An emergence of the novel coronavirus designated as the severe acute respiratory syndrome coronavirus 2 (SARS‐CoV‐2) at the end of 2019 has triggered an ongoing pandemic of coronavirus disease 2019 (COVID‐19) globally. As of 22nd September 2020, more than 30,949,804 confirmed cases and 959,116 deaths have been reported worldwide (WHO, 2020). COVID‐19 bears several pathological hallmarks including fever, breathing difficulty, bilateral lung infiltration, and death in the most extreme cases (Huang et al., 2020). Several anti‐viral drugs have been used to target the SARS‐CoV‐2 infection. These drugs include remdesivir, ribavirin, penciclovir, lopinavir/ritonavir, chloroquine (Wang, Cao, et al., 2020). However, most of these medicines have limited efficacy to reduce the severity and, particularly the mortality of COVID‐19 patients. In addition, some of them have serious side effects (Cao et al., 2020; Wang, Zhang, et al., 2020). The shortcomings of current medicines lead scientists and physicians to continuously look up for better remedies for COVID‐19. Resveratrol is a promising one of those remedies. Resveratrol (3,4,5‐trihydroxy‐trans‐stilbene, RES) is a phenolic compound produced by various members of spermatophytes such as grapes, mulberry, and peanuts. It displays potential effects to suppress replication of several viruses including dengue virus (DENV), Zika virus (ZIKV), as well as influenza virus (Mohd, Zainal, Tan, & Sazaly, 2019; Paemanee, Hitakarun, Roytrakul, & Duncan, 2018). Particularly, RES has the capacity to significantly inhibit MERS‐CoV infection and increases the viability of cells infected by this virus (Lin et al., 2017). Based on these observations, we have initiated a study to test whether RES also inhibits the replication of SARS‐CoV‐2. This study has been approved by the ethics committees from Shenzhen Third People's Hospital and strictly follows the approved protocol. All procedures involving SARS‐CoV‐2 infection were performed in a biosafety level 3 laboratory.
First of all, the dose‐responsive study of RES (from 1.56 to 200 μM) was performed to assess whether RES exhibits cytotoxicity on Vero cells (ATCC, CCL‐81). The results showed that cell viability of Vero cells remained above 90 and 80% with the RES at concentrations of 100 and 200 μM for 48 hr, respectively (Figure 1a). The results suggested that RES had little cytotoxicity to Vero cells even at such high concentrations which is consistent with previous reports on various other cell types including oocytes or embryos (Li et al., 2016). To test the effects of RES on SARS‐CoV‐2 replication, the Vero cells were infected with SARS‐CoV‐2 (BetaCoV/Shenzhen/SZTH‐003/2020 strain virus GISAID access number: EPI_ISL_406594) at a multiplicity of infection (MOI) of 0.01 and treated with different concentrations of RES. The viral replication was analyzed at 48 hr postinfection with quantitative reverse transcription polymerase chain reaction (qRT‐PCR) and immunofluorescence assay (Figure 1b,c). The results showed that RES significantly inhibited the replication of SARS‐CoV‐2 with an EC50 (half‐maximal effective concentration) of 4.48 μM. To examine the time window of RES on SARS‐CoV‐2 infection, RES was incubated with cells before and/or after their infection and the time‐of‐addition assay was used to evaluate the effects described by Wang, Cao, et al. (2020). Briefly, viral RNA was extracted from the harvested supernatants and then qRT‐PCR was performed. The SARS‐CoV‐2 mRNA copy number was compared between the mock‐treated and RES‐treated cells. The results showed that the inhibitory rate for SARS‐CoV‐2 replication in cells pre‐treated with RES 50 μM for 2 hr was less than 20%; however, inhibitory rate in cells treated with RES after virus infection was excessive at 98% which was similar to the full time treatment (pre and after treatment together). The results indicate that the inhibitory effects of RES on SARS‐CoV‐2 replication have a strong presence after the viruses are inoculated into the culture medium. It has been reported that RES possesses highly stable conformation to the viral S protein‐ACE2 receptor complex (Wahedi, Ahmad, & Abbasi, 2020). Interestingly, when cells were co‐incubated with virus and RES for 1 hr and then the RES was removed for additional 48 hr incubation, the inhibitory rate was still at around 64% (Figure 1d). This suggests that RES has a blocking capacity to the viral entry into cells. These novel data support the potential utility of RES on SARS‐CoV‐2 infection.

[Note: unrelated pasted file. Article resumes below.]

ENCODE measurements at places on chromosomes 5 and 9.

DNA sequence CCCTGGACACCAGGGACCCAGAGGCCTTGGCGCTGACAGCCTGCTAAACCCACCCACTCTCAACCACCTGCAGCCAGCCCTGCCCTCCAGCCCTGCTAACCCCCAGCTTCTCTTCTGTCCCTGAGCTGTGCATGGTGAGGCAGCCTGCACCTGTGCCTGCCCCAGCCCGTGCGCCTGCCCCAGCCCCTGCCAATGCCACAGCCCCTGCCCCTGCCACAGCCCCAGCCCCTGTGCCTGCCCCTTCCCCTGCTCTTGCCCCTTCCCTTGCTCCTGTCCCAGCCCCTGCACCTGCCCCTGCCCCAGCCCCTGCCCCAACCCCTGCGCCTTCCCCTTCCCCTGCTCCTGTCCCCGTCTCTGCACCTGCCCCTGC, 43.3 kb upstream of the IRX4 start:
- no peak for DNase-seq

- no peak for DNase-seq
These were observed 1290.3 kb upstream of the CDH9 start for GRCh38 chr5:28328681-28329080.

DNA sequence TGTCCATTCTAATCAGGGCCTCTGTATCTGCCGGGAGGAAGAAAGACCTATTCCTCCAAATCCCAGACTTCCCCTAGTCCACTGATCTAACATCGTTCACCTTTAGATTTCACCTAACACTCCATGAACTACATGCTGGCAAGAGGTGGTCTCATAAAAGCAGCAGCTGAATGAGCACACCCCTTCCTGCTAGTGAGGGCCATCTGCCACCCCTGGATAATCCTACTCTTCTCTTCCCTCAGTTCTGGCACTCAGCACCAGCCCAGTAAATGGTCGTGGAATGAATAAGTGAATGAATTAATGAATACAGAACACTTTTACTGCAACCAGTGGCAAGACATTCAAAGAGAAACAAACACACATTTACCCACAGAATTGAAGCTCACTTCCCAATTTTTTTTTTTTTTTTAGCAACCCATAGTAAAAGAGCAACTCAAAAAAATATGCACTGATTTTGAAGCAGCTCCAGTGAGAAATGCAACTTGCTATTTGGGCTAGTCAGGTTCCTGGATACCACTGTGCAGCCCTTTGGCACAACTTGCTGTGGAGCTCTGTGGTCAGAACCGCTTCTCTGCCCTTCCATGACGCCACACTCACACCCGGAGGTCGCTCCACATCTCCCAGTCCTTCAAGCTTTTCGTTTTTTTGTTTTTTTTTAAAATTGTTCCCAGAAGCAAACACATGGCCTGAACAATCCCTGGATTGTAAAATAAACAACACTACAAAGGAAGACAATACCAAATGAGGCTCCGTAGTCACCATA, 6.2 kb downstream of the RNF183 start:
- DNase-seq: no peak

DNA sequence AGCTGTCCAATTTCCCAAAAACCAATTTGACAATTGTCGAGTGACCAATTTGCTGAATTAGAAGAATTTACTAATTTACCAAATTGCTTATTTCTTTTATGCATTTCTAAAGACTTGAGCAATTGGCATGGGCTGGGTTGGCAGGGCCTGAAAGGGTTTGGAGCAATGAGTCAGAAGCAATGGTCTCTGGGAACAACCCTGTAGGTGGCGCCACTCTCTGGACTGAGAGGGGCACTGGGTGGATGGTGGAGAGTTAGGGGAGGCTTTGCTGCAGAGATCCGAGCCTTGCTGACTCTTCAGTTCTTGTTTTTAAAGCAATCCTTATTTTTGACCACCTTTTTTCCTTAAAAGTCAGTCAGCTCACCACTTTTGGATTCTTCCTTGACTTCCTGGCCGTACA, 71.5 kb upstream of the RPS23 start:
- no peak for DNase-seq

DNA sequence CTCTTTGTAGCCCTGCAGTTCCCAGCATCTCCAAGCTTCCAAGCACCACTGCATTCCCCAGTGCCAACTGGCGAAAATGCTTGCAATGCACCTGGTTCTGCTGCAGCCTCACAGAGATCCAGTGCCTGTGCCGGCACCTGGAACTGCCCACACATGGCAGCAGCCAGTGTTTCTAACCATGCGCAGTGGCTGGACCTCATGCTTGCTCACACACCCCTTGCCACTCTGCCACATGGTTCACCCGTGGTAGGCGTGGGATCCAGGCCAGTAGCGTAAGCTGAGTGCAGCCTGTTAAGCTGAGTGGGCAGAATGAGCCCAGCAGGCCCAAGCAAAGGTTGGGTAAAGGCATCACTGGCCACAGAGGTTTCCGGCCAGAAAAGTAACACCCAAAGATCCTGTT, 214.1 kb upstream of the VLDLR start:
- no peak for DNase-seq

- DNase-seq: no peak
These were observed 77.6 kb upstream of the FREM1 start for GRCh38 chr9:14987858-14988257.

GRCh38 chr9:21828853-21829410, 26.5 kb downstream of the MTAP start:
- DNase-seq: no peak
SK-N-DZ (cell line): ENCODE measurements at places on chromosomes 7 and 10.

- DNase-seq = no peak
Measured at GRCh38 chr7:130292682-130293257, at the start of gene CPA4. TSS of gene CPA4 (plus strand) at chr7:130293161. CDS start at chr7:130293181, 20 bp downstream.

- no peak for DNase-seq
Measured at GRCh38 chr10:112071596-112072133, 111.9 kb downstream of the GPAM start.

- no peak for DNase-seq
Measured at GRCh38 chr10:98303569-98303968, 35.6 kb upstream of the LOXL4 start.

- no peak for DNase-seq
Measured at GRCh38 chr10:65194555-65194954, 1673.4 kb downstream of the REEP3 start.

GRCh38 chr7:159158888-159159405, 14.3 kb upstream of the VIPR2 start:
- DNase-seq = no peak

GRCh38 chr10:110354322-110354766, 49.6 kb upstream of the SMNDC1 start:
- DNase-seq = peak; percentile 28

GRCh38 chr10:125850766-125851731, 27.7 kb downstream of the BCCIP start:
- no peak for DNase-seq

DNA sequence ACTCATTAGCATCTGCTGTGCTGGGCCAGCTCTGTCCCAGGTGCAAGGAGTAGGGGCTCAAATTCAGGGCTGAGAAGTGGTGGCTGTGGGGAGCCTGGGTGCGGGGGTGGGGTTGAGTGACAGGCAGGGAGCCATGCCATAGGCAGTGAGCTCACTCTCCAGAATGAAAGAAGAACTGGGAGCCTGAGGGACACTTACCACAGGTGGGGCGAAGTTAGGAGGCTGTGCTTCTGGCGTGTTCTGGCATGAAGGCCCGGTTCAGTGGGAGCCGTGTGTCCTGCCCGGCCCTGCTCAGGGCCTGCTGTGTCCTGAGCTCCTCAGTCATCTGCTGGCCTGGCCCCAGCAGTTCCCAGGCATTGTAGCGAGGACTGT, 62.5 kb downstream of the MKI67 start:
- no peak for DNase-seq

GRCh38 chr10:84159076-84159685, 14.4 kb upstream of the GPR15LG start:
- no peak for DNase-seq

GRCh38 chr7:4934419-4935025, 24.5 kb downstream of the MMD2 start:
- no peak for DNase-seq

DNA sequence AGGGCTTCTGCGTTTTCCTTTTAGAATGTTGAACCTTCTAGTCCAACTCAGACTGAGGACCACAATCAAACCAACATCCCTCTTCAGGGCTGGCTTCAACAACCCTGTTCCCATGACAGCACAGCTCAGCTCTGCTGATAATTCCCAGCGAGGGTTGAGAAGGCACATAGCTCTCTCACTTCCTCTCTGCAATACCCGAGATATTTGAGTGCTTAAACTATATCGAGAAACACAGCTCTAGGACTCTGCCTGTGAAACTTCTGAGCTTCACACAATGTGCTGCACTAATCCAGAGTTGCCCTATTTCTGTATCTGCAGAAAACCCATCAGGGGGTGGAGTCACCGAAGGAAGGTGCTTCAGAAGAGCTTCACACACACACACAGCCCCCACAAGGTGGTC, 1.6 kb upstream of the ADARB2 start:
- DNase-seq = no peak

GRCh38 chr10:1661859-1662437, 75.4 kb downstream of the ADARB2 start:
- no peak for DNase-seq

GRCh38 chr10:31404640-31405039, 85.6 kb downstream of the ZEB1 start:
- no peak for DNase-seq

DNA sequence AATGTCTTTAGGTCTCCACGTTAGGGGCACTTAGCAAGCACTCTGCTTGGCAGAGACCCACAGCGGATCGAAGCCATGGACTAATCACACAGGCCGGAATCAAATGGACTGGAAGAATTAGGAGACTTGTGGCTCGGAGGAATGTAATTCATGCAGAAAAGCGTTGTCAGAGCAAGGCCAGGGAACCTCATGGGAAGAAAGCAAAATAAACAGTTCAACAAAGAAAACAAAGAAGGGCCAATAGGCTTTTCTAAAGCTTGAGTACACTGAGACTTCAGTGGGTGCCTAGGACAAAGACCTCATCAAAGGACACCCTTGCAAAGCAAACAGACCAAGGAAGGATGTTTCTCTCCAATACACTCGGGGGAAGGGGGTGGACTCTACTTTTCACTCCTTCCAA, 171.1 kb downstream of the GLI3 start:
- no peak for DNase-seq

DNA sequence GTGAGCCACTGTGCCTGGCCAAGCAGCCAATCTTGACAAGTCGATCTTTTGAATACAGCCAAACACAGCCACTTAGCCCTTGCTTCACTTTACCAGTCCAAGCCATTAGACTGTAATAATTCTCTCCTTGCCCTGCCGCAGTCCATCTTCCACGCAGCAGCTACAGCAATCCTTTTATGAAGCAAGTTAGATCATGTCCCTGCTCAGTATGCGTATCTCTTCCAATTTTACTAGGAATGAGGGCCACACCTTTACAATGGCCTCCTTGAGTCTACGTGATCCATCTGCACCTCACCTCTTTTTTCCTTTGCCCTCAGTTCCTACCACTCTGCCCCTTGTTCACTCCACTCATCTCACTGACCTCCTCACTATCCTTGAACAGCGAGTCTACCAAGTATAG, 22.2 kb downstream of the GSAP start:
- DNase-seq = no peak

RES activates intracellular SIRT1 signaling which plays an important role in the resistance of viral infection (Côté et al., 2015). Therefore, a SIRT1 antagonist, Sirtinol, and a SIRT1 activator, SRT 1720, were selected to test whether RES inhibited SARS‐CoV‐2 infection via SIRT1 pathway. The results showed that Sirtinol indeed promoted the replication of SARS‐CoV‐2 while SRT 1720 seemed to have little effect on virus replication (Figure 1e). Judging from the effect of Sirtinol on replication of SARS‐CoV‐2, additional SIRT1 activators should be used to further explore the mechanism.
RES has been reported to decrease the production of nitricoxide in tissue, and thereby to reduce the tissue inflammatory reaction. RES also acts as an antioxidant to scavenger‐free radicals to restrain tumor growth and even age‐related diseases. As a naturally occurring molecule, RES is classified as food supplement with excellent safety tracking record. It is used in various chronic illness and immunomodulatory disorders in large doses (up to 600 mg per day) and no serious adverse events are observed (Brown et al., 2010).
In this preliminary study, we have observed that RES exhibits capacity to inhibit SARS‐CoV‐2 infection in the in‐vitro cell culture. The results suggest a potential utility of RES as a novel therapy for COVID‐19 infection. Under the current pandemic situation, this potentiality should be further investigated.